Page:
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Temporal range: Carnian
~231–227 Ma
Exhibit Museum of Natural History, Ann Arbor - IMG 9126.JPG
Hyperodapedon (formerly Scaphonyx)
Scientific classification e
Kingdom: Animalia
Phylum: Chordata
Class: Reptilia
Order: Rhynchosauria
Family: Rhynchosauridae
Subfamily: Hyperodapedontinae
Genus: Hyperodapedon
Huxley 1859
Type species
Hyperodapedon gordoni
  • H. gordoni Huxley 1859 (type)
  • H. huenei Langer & Schultz 2000
  • H. huxleyi Lydekker 1881
  • ?†H. mariensis (Tupi Caldas 1933)
  • H. sanjuanensis (Sill 1970) Langer & Schultz 2000
  • H. tikiensis Mukherjee & Ray 2014


  • Cephalonia Huene 1942 (nomen dubium)
  • Scaphonyx Woodward 1907 (nomen dubium)
  • Stenometopon Boulenger 1903
  • ?Macrocephalosaurus Tupi Caldas 1933
  • Paradapedon Huene 1938


  • Cephalonia lotziana Huene 1942 (nomen dubium)
  • Scaphonyx africanus Boonstra 1953 (nomen dubium)
  • Scaphonyx australis Huene 1926 (nomen dubium)
  • Scaphonyx fischeri Woodward 1907 (nomen dubium)
  • Scaphonyx sanjuanensis Sill 1970
  • Macrocephalosaurus mariensis Tupi Caldas 1933
  • Paradapedon huxleyi (Lydekker 1881)
  • Stenometopon taylori Boulenger 1903

Hyperodapedon is a genus of rhynchosaurs (beaked, archosaur-like reptiles) from the Late Triassic period (Carnian stage). Fossils of the genus have been found in Africa, Asia, Europe and North and South America. Its first discovery and naming was found by Thomas Henry Huxley in 1859. Hyperodapedon was a herbivore that used its beaked premaxilla and hindlimbs to dig for plants in dry land.


Life reconstruction of H. sanjuanensis

Hyperodapedon was a heavily built, stocky, animal around 1.3 metres (4.3 ft) in length. Apart from its beak, it had several rows of heavy teeth on each side of the upper jaw, and a single row on each side of the lower jaw, creating a powerful chopping action when it ate. It is believed to have been herbivorous, feeding mainly on seed ferns, and died out when these plants became extinct at the end of the Triassic.[1] The diagnosis of Hyperodapedon relies on many features of the cranial and postcranial traits which include a longer than wide basipterygoid process,[clarification needed] a crest-shaped maxillary cross section next to the main longitudinal groove, deep excavated neural arches on the mid dorsal vertebrae, a long scapular blade, a pronounced deltopectoral crest, and a proximal humeral end which is broader at the distal end. The maxillary tooth plates are easily seen in Hyperodapedon and there are seven cranial, six postcranial, and three dentition synapomorphy traits.[2]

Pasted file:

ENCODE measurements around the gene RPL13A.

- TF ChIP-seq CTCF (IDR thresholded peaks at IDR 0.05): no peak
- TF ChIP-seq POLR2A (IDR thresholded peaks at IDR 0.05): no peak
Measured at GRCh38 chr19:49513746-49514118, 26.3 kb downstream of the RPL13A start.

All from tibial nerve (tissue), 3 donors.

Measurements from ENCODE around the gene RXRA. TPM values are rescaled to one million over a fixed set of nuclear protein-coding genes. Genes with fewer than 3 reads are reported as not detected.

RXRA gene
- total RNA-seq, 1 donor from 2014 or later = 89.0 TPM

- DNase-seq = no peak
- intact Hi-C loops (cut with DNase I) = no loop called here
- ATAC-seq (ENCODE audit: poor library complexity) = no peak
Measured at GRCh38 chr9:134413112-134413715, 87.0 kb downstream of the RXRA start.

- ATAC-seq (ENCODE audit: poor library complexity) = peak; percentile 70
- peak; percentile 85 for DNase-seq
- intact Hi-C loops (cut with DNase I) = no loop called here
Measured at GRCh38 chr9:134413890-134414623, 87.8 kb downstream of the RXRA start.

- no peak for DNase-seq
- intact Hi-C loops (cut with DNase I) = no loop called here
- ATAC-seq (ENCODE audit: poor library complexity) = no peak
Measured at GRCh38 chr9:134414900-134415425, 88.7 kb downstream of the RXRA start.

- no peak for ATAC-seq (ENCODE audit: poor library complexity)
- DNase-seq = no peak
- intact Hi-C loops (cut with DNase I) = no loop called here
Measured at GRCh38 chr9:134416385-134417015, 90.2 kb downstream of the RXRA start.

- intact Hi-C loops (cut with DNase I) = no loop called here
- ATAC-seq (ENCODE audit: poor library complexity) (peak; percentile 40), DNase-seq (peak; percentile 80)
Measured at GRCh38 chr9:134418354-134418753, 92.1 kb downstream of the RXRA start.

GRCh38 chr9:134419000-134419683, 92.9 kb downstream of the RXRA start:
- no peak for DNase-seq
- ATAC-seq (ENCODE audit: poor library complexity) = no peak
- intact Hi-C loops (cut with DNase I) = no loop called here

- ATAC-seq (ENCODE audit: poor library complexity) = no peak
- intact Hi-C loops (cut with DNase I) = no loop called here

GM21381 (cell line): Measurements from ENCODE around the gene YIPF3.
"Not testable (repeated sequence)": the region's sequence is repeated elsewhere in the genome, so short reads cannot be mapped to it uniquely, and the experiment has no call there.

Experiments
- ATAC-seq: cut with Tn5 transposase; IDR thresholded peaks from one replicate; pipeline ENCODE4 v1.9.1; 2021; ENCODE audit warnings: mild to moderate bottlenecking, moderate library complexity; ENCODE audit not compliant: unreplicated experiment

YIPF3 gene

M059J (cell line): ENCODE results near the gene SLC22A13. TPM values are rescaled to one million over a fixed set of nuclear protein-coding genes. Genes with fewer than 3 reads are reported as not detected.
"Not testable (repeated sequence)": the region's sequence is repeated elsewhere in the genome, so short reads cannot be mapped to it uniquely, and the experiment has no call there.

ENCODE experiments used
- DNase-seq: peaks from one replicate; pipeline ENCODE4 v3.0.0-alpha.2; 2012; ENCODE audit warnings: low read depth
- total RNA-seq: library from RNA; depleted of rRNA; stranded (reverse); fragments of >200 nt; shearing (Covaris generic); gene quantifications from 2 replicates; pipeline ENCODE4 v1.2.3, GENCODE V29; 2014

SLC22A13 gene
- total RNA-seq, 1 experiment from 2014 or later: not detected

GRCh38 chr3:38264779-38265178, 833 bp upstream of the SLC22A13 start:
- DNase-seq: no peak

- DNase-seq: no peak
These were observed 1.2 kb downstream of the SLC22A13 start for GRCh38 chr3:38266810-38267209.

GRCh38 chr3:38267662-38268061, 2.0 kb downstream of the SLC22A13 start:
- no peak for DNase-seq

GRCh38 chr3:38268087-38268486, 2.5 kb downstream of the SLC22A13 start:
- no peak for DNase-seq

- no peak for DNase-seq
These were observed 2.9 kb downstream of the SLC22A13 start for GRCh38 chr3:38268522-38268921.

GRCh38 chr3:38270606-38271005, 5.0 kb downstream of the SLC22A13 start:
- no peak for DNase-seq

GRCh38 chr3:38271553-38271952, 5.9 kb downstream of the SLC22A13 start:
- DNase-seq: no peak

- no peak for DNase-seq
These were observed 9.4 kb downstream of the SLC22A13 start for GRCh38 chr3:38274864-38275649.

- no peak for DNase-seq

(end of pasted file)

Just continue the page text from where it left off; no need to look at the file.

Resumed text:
Hyperodapedon had jaws that allowed them to have a precision-shear bite to break down the tough plants that they ate. The beak-like premaxilla and hind limbs were used for digging up food. Teeth along the maxilla and dentary had open roots which could not be replaced like other reptiles. The forelimbs, on the other hand, were used for movement due to the rotation of; the humerus, however, the femur was not able to rotate. Another unique feature of Hyperodapedon was the large eyes with sclerotic plates, which allowed for good sense of vision. They had large nasal capsules to sense smell. Since Hyperodapedon lacked a tympanum, it was believed that they could sense sound by the skin near the quadrate.[3] Hyperodapedons also appeared to have transverse rows of cone-shaped teeth along the lateral area of the maxilla.[4]

Hyperodapedon's closest relative is Rhynchosaurus, and they both share a synapomorphy that the dentary is half the length of the lower jaw.[5] Hyperodapedon had a longitudinal stapedial canal on the posterior side of the spatulate paroccipital process which the lagenar crest extended laterally to limit the posterior end.[6] Above the ventral margin of the orbit was the upper temporal bar which faced dorsally.[2] A non-directional exploitation of morphospace from smaller ancestors with a smaller size restriction is responsible for a large body size in Hyperodapedon.[2] Hyperodapedon have a single row of teeth in mandible bites between their two rows of teeth fixed to a plate which is formed by a union of the maxilla with the palatine.[6] Other key traits are the two maxillary grooves and a single dentary blade, along with missing the infraorbital foramen. The supraoccipital and opisthotics are fused together.[7] Hyperodapedon had a pair of ridges which are absent on the pterygoid, they are missing the palatal dentition, and the prefrontal is concave deeply on the dorsal side.[8]



The first discovery was from Thomas Henry Huxley in 1859, who named Hyperodapedon gordoni in honor of Rev. Dr. Gordon's contributions in Elgin County.[9]

T.H. Huxley found many series of subcylindical palatal teeth which was the main trait of Hyperodapedon. Huxley was able to distinguish Hyperodapedon from Rhynchosaurus articeps by the maxillary tooth rows. Later on, Lydekker realized that Hyperodapedon have more than two rows of teeth in both the maxilla and palatine.[3]

The type species of Scaphonyx (meaning canoe claw), Scaphonyx fischeri that was once thought to be a dinosaur, is now known to be based on dubious material and therefore should be a nomen dubium. The name Paradapedon was elected for the Indian species H. huxleyi (Lydekker, 1881). Benton, 1983, concluded that this rhynchosaur should be considered a species of Hyperodapedon.[9]